From there, it was a mad dash to Wamego. It is about 2 hours from Cawker City to Wamego. We left about 3:40pm. The Oz Museum closes at 6:00pm. We made it with 15 minutes to spare. The teenage girls running the museum were not too pleased to have visitors so closed to closing time. They reluctantly let us in, and promptly locked the entrance to the display behind us. It may have been that it had been a busy day already and we were feeling a bit rushed, but I think only the most diehard Wizard of Oz fans would really appreciate what is probably the focal point (despite the fact that it only had one or two more signs than the ball of twine) of this small town. On to St. Louis for another night’s sleep before our final trek home.

Headed from St. Louis to Ohio, we ran into more than our fair share of construction. Traffic was so bad that we hopped off I-70 looking for a detour. Instead of a faster path home, we found a gift shop chock full of Native American memorabilia. We posed for pictures in front of a large bison (not the world’s largest) and inside a tipi (also not the world’s largest). We shopped a bit then headed back out. Traffic was moving now, so back to the highway.

On our way to Colorado, I remembered seeing a sign for another attraction that was sure to be closed when we headed through the first time. Since it was now early afternoon, when I saw the sign, we had to stop. Again, the kids had no idea. Most of them were woken suddenly, no idea where they were. They were groggily surprised to be forced to stand next to the World’s Largest Wind Chime in Casey, IL. Their moods got better when they got to ring the chimes. Directly across the street from the wind chime, they were constructing the World’s Largest Rocking Chair. We took a picture in front of the work in progress. Then we headed across town to the World’s Largest Golf Tee. We were met with a lot of, “Really? What now?” It was great. Leaving the golf tee, we were told of another attraction in the center of town. Casey’s giant pencil. “It’s not the world’s largest, though.” Who cares? Giant pencil! More pictures! Again, we got a lot of, “Are we really stopping there? No more pictures! Please!” But I know they loved it. Memories!

Perhaps the one thing I noticed driving halfway across the country with the kids is that when you have a 15-year-old daughter, every picture looks the same.









Sleep with one eye open, dad


The other day, I was doing Andri’s hair in preparation for ballet class. When I got done, she started brushing my hair. She was using her detangling spray to make it stay down. Apparently, my hat made my hair all crazy. I told her not to worry about it because I was going to put my hat back on. She disagreed.

Andri: “Dad you should try not wearing hats.”

Me: “Yeah. That’s not gonna happen.”

Andri: “Yeah, but when you get old, you’re going to be dying…to not wear hats. ”

Me: “Oh yeah?”

Andri: “Yeah. You’re going to be dying…to get rid of that stuff. You’re going to be dying…to get rid of all that fancy stuff. Yeah. You’re going to be dying.”

I get the feeling she’s trying to tell me something. And I’m pretty much not going to sleep ever again.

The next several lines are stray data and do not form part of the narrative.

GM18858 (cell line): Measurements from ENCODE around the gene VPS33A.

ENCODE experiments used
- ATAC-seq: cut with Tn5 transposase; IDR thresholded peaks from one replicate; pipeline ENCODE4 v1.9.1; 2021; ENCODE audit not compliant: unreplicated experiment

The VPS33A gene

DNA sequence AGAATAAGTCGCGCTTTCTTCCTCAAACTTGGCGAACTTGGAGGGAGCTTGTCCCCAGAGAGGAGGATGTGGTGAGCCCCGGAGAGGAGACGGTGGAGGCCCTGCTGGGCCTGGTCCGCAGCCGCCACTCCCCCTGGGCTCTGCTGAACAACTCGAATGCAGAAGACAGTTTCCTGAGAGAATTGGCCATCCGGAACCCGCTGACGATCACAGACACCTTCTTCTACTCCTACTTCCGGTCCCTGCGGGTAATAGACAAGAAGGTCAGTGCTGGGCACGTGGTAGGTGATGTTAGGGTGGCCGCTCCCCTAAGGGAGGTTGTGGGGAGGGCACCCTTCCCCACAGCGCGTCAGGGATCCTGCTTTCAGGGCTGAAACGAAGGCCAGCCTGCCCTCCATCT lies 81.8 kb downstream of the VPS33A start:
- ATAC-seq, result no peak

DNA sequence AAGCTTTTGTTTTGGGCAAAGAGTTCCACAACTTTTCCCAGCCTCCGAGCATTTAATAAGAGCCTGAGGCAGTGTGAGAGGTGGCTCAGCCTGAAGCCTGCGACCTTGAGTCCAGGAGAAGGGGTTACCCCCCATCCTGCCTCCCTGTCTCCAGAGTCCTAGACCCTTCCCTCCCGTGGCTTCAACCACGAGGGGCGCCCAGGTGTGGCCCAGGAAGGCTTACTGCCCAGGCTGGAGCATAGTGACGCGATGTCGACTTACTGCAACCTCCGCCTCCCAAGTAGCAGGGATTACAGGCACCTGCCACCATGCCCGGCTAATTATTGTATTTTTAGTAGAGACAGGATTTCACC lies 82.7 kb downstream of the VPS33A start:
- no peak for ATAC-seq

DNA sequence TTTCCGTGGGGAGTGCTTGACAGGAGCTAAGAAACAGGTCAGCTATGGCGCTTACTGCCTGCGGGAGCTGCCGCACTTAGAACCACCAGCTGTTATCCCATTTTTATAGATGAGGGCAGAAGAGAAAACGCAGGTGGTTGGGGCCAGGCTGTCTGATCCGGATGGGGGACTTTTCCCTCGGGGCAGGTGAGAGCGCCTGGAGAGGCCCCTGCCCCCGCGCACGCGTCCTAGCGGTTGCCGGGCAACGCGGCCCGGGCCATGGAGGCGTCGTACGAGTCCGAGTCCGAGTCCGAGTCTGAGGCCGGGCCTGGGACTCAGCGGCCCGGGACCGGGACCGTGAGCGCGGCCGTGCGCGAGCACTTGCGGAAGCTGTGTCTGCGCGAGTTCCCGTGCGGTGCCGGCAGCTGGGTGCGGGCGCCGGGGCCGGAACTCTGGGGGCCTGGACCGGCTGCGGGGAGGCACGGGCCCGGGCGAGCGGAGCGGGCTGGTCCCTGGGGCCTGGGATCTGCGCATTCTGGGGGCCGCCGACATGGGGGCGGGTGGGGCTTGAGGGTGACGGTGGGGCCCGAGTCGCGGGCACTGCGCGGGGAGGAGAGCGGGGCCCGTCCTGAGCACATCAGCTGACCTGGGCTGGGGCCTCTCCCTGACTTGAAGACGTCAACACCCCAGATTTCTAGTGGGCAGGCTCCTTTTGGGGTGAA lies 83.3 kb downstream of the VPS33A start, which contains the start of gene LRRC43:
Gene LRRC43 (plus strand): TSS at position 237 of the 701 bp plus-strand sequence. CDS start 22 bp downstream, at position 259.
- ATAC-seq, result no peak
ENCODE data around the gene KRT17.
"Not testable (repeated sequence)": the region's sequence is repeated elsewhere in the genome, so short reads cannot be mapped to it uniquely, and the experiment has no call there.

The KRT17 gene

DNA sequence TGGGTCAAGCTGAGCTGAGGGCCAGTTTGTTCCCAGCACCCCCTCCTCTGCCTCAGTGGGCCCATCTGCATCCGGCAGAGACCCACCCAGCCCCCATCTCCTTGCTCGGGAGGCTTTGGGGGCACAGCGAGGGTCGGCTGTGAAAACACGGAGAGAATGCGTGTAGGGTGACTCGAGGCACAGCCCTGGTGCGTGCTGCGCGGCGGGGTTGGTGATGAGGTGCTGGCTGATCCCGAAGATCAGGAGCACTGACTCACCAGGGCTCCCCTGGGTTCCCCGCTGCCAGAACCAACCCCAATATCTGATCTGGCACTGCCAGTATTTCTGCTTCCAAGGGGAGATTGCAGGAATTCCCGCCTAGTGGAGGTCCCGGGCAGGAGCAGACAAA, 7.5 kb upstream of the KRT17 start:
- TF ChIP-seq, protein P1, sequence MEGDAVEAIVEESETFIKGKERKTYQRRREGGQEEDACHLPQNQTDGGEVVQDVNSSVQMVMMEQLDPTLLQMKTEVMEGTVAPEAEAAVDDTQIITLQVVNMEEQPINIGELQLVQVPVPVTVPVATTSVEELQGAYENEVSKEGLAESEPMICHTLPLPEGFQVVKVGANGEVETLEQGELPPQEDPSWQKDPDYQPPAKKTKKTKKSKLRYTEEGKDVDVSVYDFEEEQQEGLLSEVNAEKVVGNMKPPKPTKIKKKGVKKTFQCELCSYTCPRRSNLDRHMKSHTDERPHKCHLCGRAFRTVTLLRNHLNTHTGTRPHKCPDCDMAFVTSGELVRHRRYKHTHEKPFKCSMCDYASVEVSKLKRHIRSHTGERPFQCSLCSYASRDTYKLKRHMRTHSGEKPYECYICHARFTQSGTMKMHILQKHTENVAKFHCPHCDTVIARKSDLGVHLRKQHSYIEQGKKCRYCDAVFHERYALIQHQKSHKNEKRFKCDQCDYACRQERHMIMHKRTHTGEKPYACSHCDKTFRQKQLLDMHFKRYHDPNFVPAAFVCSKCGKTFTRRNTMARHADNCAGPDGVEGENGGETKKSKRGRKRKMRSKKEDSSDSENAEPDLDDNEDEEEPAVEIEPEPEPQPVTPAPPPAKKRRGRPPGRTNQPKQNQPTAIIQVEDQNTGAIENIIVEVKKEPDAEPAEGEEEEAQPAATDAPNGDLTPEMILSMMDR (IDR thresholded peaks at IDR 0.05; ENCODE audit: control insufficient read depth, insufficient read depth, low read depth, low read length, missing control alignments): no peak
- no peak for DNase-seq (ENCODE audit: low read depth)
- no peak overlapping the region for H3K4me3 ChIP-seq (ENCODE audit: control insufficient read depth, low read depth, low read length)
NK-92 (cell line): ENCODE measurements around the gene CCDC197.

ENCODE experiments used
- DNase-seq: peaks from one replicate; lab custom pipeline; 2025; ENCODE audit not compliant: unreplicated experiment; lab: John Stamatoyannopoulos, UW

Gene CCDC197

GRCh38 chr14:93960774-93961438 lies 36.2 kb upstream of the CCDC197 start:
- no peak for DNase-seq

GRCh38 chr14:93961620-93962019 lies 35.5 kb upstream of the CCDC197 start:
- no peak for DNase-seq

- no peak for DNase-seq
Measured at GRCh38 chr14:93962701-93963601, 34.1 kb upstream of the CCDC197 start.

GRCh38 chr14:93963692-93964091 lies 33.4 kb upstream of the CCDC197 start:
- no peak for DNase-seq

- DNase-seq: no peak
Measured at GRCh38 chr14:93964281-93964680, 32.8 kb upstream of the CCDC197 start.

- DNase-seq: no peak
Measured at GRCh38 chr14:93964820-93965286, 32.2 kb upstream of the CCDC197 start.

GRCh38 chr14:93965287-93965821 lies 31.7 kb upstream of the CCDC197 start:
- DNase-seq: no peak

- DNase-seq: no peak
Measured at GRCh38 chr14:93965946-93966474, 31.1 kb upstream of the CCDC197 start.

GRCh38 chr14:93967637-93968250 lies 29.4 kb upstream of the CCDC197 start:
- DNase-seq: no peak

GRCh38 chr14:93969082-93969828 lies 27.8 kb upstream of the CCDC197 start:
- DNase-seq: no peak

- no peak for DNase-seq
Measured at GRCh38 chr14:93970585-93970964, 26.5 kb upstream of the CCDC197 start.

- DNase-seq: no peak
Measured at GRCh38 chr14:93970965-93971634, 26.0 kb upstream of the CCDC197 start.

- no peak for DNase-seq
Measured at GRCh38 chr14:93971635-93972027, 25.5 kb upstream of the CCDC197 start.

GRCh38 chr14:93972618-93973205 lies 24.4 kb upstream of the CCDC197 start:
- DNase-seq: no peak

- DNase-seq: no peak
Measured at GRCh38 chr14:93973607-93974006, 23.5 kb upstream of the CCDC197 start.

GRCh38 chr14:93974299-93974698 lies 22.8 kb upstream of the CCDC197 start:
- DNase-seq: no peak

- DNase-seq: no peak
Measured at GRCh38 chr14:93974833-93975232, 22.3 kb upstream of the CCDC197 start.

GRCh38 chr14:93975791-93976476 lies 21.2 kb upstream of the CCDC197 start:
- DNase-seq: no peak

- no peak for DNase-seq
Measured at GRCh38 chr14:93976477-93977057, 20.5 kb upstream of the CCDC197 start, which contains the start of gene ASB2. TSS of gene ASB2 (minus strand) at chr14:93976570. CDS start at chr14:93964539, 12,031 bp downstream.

I’m just not sure how well this evolution was thought through


We have all been taught that evolution is the survival of the fittest. For example, there was this white moth whose population thrived. Through some mutations, some of these white moths gradually became darker, turning grey and black. Along came the Industrial Revolution. With the advent of factories, pollution increased. As the pollution increased, the darker grey and black moths became less visible to moth-eating predators. As a result, the darker moths eventually became the majority. (This is literally the only example of evolution I can remember from my schooling. For some reason, this has stuck with me for 20 some odd years.)

TRexNow, we all know about the Tyrannosaurus Rex. They have big heads and little arms. This makes them less than ideal at, say, capturing a time traveling kid who is about to foil your diabolical plan. But, for this shortcoming, they evolved to excel in other ways. They were ferocious. And they were rather fast for their size. This made escaping the savage T. Rex especially difficult, even in your Jeep.

But at one point, there had to be at least one Tyrannosaurus who had proportionate, regular-sized arms. They could easily catch their prey. Pick things up. Carry things. Read books. Drive cars. Basically, lead a normal dinosaur life.

Somewhere along the line, of course, evolution stepped in. Evolution, who obviously has a sense of humor, decided that the little arms are best for survival. As a cruel joke on the king of dinosaurs, over the course of a few generations, heads got bigger as arms got shorter. This caused a divide across the top of the food chain. The “new, improved” T. Rex gained superiority. While the now odd-looking T. Rexes, those with usable arms, ran away, formed their own clan, and eventually died off.

But, before they left, you know there was that one T Rex with normal arms who looked around and was all, “Seriously? Come on, man!”

The power of suggestion


Last week, my wife surprised me with a trip to Key West for my 40th birthday. What is most amazing is the number of people who knew about the trip, yet not one let it slip to me. Not even my 5-year-old, who is notorious for giving away secrets. Especially to me.